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Desiccant Application Container
Protection against moisture as a vital element of securing of cargo
Do you ship your goods by sea containers? The most important thing for you, as well as every exporter, is that the load arrives at your client as a whole and in one piece, isn't it? Stretch wrap, lashing straps, anti-slide mats, and further packaging aids are used when securing cargo. Still you can never be sure what nasty surprise awaits the person opening the container at the port of arrival. High humidity and extremely fluctuating temperatures for weeks on end throughout the trip over the oceans can damage the goods themselves, their wrapping, and the packaging aids. That might as well be each carrier's nightmare.
If you've just been confronted with the unpleasant follow-up of a transport damage due to too much moisture, rest assured: You are not alone. It doesn't matter if you produce cars, machinery parts, or metal coils, if you brew or bottle beverages and liquors, or if you manufacture apparel or leatherware. Aside from excess load, inadequate fastening of the goods, or the use soiled containers, excessive humidity can be the cause of a complete loss of the shipment. In about 10% of all cases of transport damages a damage due to damp is the reason for lengthy and expensive lawsuits.
Our high performance desiccant SeaDry was developped specifically for the use in sea containers. The use of this container desiccant, adapted for your individual case of application, minimizes the risk of shipping damages due to damp at sea. Clients from various industries, e.g. machine construction, automobile manufacturers, or the food industry, trust in the performance of SeaDry made by ThoMar. We provide solutions, not only products.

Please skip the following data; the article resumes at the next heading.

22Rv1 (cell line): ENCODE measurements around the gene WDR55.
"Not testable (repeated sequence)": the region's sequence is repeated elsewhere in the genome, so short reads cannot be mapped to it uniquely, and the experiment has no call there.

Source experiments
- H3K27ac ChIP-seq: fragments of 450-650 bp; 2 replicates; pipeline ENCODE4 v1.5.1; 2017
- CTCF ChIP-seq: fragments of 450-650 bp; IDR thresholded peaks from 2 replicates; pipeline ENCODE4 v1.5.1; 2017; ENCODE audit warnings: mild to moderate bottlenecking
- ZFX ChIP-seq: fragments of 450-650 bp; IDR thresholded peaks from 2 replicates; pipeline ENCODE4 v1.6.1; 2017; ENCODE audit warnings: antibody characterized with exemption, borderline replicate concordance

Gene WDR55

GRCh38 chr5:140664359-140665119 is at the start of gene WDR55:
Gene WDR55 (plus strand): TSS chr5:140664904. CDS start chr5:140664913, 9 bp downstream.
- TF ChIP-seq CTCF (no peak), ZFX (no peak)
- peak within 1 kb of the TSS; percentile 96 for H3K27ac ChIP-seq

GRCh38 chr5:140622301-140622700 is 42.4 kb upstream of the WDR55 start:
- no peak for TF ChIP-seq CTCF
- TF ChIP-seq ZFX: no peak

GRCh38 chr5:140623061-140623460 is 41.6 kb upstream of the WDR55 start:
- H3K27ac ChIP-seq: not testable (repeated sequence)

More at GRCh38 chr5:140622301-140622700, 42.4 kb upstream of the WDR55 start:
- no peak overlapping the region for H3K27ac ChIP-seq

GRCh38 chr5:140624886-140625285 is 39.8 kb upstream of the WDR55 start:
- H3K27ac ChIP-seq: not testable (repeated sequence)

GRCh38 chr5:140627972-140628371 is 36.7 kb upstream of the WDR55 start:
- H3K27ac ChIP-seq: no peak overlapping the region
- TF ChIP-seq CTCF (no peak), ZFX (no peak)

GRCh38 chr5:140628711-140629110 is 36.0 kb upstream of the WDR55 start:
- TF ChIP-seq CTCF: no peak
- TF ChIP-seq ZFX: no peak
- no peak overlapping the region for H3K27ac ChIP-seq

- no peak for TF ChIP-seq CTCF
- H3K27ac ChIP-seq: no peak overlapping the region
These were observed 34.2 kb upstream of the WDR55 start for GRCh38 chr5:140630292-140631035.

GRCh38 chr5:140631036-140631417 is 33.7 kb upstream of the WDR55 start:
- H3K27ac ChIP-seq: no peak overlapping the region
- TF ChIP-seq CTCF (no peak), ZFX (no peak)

Mould growth at packaging aids
Not only were the machinery parts in the containers exposed to the rough sea for several weeks on their way over the Atlantic Ocean. The alternating climate zones and great differences in temperature, depending on the time of the day, caused condensation and container sweat. Finally the freight ship docked at the Port of Savannah, Georgia. Customs opened the containers, checked individual boxes, and found a large amount of mold growth on the timber used as packaging aid. The engines themselves were were not affected. Still the inspector allowed the importation only after the treatment and disinfection of the infested timber, which cost the importer not only time, but serious money.
Mould growth at packaging aids
Corrosion caused by leaking desiccant
One of our customers, a shipping company specializing in transporting goods on inland vessels, had already dealt with minimizing the risk of damage due to damp. With their current desiccant system, liquid forms in the course of air dehumidification. This liquid, to be more precise: brine, leaked onto the metal coils during shipping. This was a perfect starter for corrosion.
Corrosion on metal coils
Moisture damage at goods and packaging
With this subject matter the coordinator of quality assurance approached the ThoMar team. They had already tried to get the situation under control by using a higher number of desiccants per container. But this way of handling the situation started to become too costly. After all the company shipped almost 5.000 cotainers a year.
Soaked cardboard boxes